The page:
February 24, 2021 in Blog

Students and Vocation in the Present Tense

Some time ago, I noticed a poster on a departmental noticeboard at my university bearing the heading “Vocational Retreat.” It invited students to join a retreat at which alumni would…
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February 23, 2021 in Blog

The Most Exalted and Important Human Identity: Being a Member of Christ’s Body

When I was a young kid, I watched my dad do other things besides parent and work. We moved to Littleton, Colorado when I was almost four. My dad had…
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February 22, 2021 in Blog

Cinema: In the Beginning

Related to kinesis, Greek for movement, the word cinema resonates with the beginnings described at the start of the Bible. In the first chapter of Genesis we read, “And the…
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February 19, 2021 in Blog

Universal basic income, work, and vocation: A response to Kent Van Til

Thanks to my friend and colleague Kent Van Til for his thoughtful response to my blog post on universal basic income.  In his response, he demonstrates very well what we…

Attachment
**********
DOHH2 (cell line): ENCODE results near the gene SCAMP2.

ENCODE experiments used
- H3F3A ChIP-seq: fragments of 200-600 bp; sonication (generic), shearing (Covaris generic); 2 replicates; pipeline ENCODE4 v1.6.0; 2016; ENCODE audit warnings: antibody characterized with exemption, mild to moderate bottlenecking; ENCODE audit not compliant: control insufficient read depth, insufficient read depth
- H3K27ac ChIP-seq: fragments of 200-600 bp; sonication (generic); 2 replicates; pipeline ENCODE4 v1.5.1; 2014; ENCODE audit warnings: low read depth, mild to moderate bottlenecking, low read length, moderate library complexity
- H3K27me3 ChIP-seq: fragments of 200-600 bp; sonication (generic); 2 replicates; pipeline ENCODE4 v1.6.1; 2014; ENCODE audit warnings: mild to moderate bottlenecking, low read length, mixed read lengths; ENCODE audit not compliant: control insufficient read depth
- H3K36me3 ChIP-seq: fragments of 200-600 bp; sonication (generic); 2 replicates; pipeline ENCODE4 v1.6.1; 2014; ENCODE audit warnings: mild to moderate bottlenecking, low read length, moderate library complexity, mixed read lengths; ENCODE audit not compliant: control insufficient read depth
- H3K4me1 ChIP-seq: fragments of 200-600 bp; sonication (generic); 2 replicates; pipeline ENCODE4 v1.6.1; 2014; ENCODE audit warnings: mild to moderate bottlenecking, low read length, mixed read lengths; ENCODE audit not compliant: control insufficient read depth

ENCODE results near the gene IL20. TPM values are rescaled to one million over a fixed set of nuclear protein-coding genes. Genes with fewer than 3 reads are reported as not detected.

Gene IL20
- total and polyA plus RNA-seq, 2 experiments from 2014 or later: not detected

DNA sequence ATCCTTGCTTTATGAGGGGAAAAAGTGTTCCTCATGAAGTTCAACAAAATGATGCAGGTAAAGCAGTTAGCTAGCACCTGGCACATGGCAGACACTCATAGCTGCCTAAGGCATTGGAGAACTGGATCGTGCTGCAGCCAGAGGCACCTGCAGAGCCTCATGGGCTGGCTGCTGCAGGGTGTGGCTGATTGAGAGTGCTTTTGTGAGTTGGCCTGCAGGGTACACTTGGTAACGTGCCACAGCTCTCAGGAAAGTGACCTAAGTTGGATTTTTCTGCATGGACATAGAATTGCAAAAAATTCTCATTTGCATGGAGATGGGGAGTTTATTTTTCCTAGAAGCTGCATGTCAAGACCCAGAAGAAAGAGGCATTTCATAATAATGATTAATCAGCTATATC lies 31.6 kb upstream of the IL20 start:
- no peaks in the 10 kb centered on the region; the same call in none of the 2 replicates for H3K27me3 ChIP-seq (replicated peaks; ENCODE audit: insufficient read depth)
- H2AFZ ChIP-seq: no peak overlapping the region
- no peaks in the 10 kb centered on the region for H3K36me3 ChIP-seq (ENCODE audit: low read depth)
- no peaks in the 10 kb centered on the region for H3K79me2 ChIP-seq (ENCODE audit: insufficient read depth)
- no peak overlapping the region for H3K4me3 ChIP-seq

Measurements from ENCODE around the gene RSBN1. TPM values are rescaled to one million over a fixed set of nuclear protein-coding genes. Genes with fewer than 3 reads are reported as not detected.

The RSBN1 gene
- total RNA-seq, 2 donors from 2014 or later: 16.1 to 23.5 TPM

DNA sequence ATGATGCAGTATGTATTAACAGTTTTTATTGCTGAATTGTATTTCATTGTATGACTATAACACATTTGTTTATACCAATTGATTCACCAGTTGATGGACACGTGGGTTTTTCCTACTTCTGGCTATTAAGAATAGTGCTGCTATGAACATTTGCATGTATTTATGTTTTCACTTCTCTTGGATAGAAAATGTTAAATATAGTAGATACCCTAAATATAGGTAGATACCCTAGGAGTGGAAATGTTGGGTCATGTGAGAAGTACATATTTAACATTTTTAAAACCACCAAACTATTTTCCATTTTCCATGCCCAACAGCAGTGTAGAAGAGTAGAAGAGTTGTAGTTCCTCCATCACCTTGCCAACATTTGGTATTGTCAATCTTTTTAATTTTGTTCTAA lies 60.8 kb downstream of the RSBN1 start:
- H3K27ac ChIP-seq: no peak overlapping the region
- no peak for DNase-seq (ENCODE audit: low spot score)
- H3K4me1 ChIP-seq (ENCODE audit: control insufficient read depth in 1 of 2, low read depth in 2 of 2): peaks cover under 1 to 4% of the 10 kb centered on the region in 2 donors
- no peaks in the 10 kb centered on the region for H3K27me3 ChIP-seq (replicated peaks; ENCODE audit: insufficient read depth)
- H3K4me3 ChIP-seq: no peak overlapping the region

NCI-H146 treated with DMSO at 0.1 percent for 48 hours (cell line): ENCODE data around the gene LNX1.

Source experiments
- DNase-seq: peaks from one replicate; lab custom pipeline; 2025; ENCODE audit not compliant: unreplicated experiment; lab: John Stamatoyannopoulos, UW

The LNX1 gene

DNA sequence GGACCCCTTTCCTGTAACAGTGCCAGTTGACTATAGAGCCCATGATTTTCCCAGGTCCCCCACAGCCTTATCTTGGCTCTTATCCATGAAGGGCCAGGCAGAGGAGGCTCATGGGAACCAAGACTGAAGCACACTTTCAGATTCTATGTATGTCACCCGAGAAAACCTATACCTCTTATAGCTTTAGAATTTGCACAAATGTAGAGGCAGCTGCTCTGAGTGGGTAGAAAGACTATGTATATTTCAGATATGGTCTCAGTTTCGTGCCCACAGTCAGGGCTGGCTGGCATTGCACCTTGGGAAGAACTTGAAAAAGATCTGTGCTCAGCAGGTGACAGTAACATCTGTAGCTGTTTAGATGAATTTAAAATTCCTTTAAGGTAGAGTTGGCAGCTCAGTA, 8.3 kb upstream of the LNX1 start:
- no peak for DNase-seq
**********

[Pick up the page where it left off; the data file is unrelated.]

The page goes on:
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February 18, 2021 in Blog

The Social Dilemma

A recent Netflix documentary titled The Social Dilemma interviews several engineers who had helped build social media platforms, but who are now sounding the alarm on their creations. The film…
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February 17, 2021 in Blog

For Ash Wednesday: On Clean Pain

It’s Ash Wednesday, a time of repentance, and I’m put in mind of an artist of sorrow. Rogier van der Weyden, a 15th-century Netherlandish genius, was known for many things…
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Established in 1970, Christian Scholar’s Review is a medium for communication among Christians who have been called to an academic vocation. Its primary objective is the publication of peer-reviewed scholarship and research, within and across the disciplines, that advances the integration of faith and learning and contributes to a broader and more unified understanding of the nature of creation, culture, and vocation and the responsibilities of those whom God has created. It also provides a forum for discussion of pedagogical and theoretical issues related to Christian higher education. It invites contributions from Christian scholars of all historic traditions, and from others sympathetic to the task of religiously-informed scholarship, that advance the work of Christian academic communities and enhance mutual understanding with other religious and academic communities.

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